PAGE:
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In 1841, when James Foster settled along the east side of the Little Miami River, he built a mill and a hotel including a tavern.  This hotel and tavern was called the Twenty Two Mile Stand, also known as Foster’s Inn or Foster’s Hotel.  Originally the hotel was three stories and included an addition on the back side, closer to the river, to allow for more guests. 

During the 1913 flood, the brick portion of the building was majorly damaged by a log and the addition was unsalvageable, due to water damage.  The main brick portion of the building was repaired and remained Foster’s Hotel.  In 1892, the building was sold to Earl Maag’s aunt, Theresa Englert.  During Theresa’s period of ownership, the building was a summer resort. People would travel to Foster from Cincinnati on the Little Miami Railroad for the weekend. On Sundays at 8pm, visitors would return back to Cincinnati for the week. The Foster Hotel was the perfect getaway with 14 rooms in the house and the reputation of excellent food. Chicken dinners were the speciality. Theresa operated the hotel until 1907.


In 1934 the building changed names to The Blue Danube.  It was known as The Blue Danube until 1975, when Joe Roy Harris purchased the tavern. 

In October 1975, the Blue Danube became The Train Stop Inn. 

In December of 1975, the Train Stop Inn broke out in flames. The cause of the fire was due to kerosene being thrown on the fire to make the wood burn better. Fortunately, no one was seriously injured.

Unfortunately, the Train Stop Inn burned down again in 1979. By this time the building had changed hands again; to Ken Harris, Joe Roy Harris’s brother. Ken Harris vowed that the building would never burn down again. He reconstructed the building out of brick, rock, and concrete, to ensure his promise.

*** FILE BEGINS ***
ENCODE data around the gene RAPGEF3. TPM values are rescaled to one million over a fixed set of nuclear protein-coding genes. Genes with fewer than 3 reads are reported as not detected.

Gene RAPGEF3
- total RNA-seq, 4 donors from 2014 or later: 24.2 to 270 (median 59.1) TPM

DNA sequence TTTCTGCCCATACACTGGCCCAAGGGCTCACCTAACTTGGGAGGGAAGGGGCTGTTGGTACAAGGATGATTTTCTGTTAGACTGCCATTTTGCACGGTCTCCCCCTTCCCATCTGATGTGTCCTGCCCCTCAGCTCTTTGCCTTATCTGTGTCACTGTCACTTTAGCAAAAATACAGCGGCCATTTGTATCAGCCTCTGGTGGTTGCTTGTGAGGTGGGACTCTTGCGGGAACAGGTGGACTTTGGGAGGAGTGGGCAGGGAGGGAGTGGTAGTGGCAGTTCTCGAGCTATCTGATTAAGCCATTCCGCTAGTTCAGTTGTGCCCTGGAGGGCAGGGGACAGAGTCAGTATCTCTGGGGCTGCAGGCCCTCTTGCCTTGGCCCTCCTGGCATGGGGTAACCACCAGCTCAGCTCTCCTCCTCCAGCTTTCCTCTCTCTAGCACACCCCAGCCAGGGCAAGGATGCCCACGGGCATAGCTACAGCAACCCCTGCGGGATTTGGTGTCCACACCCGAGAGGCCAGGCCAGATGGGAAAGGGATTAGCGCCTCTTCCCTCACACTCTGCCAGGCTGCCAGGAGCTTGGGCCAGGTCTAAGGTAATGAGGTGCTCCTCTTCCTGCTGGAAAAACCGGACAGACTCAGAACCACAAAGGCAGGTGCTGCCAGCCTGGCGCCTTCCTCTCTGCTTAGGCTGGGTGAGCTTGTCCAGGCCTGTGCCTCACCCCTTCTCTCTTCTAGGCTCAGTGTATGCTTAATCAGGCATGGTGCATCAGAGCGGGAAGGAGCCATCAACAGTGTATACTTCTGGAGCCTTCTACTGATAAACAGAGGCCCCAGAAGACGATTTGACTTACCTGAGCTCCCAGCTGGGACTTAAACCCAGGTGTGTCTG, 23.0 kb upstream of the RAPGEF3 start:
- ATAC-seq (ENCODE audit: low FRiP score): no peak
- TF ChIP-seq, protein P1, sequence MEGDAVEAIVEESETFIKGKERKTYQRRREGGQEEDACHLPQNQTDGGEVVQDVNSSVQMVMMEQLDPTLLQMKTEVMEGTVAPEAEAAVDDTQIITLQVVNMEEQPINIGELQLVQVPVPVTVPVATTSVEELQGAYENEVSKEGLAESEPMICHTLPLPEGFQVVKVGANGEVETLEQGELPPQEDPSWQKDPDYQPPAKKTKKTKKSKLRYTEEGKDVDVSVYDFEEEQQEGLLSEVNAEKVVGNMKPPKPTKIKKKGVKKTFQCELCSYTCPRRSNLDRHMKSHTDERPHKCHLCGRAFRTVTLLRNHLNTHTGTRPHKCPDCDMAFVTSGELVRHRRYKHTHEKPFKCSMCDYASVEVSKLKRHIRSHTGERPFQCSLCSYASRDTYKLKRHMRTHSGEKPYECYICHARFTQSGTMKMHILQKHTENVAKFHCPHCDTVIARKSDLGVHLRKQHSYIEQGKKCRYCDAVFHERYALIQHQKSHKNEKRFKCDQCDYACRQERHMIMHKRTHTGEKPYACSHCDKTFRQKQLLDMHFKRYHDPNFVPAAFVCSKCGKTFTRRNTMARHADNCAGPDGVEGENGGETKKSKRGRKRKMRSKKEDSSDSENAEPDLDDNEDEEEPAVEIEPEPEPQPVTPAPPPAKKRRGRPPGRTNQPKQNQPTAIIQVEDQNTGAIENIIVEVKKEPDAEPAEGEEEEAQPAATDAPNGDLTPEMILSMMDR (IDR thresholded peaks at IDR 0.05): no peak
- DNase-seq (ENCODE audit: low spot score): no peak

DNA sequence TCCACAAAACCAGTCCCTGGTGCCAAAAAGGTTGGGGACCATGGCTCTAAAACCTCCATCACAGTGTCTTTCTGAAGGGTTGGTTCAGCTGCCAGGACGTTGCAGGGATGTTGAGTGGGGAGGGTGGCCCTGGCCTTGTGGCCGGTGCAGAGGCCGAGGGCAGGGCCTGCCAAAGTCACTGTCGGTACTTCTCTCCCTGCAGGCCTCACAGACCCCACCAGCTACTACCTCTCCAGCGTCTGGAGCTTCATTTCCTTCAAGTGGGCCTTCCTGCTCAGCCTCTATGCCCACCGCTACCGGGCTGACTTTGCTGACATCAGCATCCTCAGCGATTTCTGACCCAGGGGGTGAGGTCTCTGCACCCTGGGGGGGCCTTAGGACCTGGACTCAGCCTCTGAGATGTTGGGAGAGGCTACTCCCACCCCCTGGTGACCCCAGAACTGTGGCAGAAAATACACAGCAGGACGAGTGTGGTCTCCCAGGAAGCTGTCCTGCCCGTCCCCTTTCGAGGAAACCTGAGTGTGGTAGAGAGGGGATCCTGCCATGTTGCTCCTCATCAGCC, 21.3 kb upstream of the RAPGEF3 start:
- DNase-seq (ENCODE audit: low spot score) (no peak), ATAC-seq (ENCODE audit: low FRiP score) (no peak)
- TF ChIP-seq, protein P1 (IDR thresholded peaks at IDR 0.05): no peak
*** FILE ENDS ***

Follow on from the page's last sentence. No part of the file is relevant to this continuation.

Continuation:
Harris must have done a good job because the building has been standing strong ever since. Check out the reconstruction pictures below.

Harris included little trinkets in the construction of the new building. If you walk around the outside of the building, you may be able to find some of them. There are two revolvers built in to the stone on the north side of the building. There is also a tiki statue on the same side. If you look on the east side of the building, you will find a small replica of Mount Rushmore with the Liberty Bell above it, as well as a railroad spike above the east side, upstairs door.

After The Train Stop Inn was rebuilt, it remained a local watering hole. The tavern was a popular spot for local biker groups and citizens of the area. They were known for their delicious food including fish sandwiches, BLTs, and sirloin burgers. In 1985, when Ken Harris purchased a Chimpanzee named Sam, The Train Stop Inn gained the nickname “The Monkey Bar,” due to Sam’s enclosure outside the bar. You can learn more about Sam by clicking here. After the controversial trial that ended in a settlement in 1988, people continued to know the building as “The Monkey Bar,” even though Sam was relocated to an unknown location.

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Kenny Harris owned The Train Stop Inn until 2013, when he passed. His son, McKinley Harris took over ownership and owned The Train Stop Inn until 2016, when Mark and Amy Altemeier purchased the building.

The Altemeiers are the force behind the improvements that have made the Monkey Bar & Grille what it is today.